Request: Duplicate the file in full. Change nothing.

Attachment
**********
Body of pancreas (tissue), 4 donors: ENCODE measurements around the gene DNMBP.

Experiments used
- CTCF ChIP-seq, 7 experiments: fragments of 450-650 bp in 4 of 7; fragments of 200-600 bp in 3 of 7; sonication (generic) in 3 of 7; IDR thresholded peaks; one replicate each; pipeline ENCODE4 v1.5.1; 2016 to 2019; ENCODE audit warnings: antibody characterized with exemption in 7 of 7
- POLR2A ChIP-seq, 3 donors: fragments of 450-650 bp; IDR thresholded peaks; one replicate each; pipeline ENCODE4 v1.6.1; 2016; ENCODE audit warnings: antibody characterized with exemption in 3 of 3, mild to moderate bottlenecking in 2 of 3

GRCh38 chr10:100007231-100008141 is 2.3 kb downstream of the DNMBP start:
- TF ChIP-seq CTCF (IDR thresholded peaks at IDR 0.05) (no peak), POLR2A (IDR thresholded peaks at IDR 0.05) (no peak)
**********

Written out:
Body of pancreas (tissue), 4 donors: ENCODE measurements around the gene DNMBP.

Experiments used
- CTCF ChIP-seq, 7 experiments: fragments of 450-650 bp in 4 of 7; fragments of 200-600 bp in 3 of 7; sonication (generic) in 3 of 7; IDR thresholded peaks; one replicate each; pipeline ENCODE4 v1.5.1; 2016 to 2019; ENCODE audit warnings: antibody characterized with exemption in 7 of 7
- POLR2A ChIP-seq, 3 donors: fragments of 450-650 bp; IDR thresholded peaks; one replicate each; pipeline ENCODE4 v1.6.1; 2016; ENCODE audit warnings: antibody characterized with exemption in 3 of 3, mild to moderate bottlenecking in 2 of 3

GRCh38 chr10:100007231-100008141 is 2.3 kb downstream of the DNMBP start:
- TF ChIP-seq CTCF (IDR thresholded peaks at IDR 0.05) (no peak), POLR2A (IDR thresholded peaks at IDR 0.05) (no peak)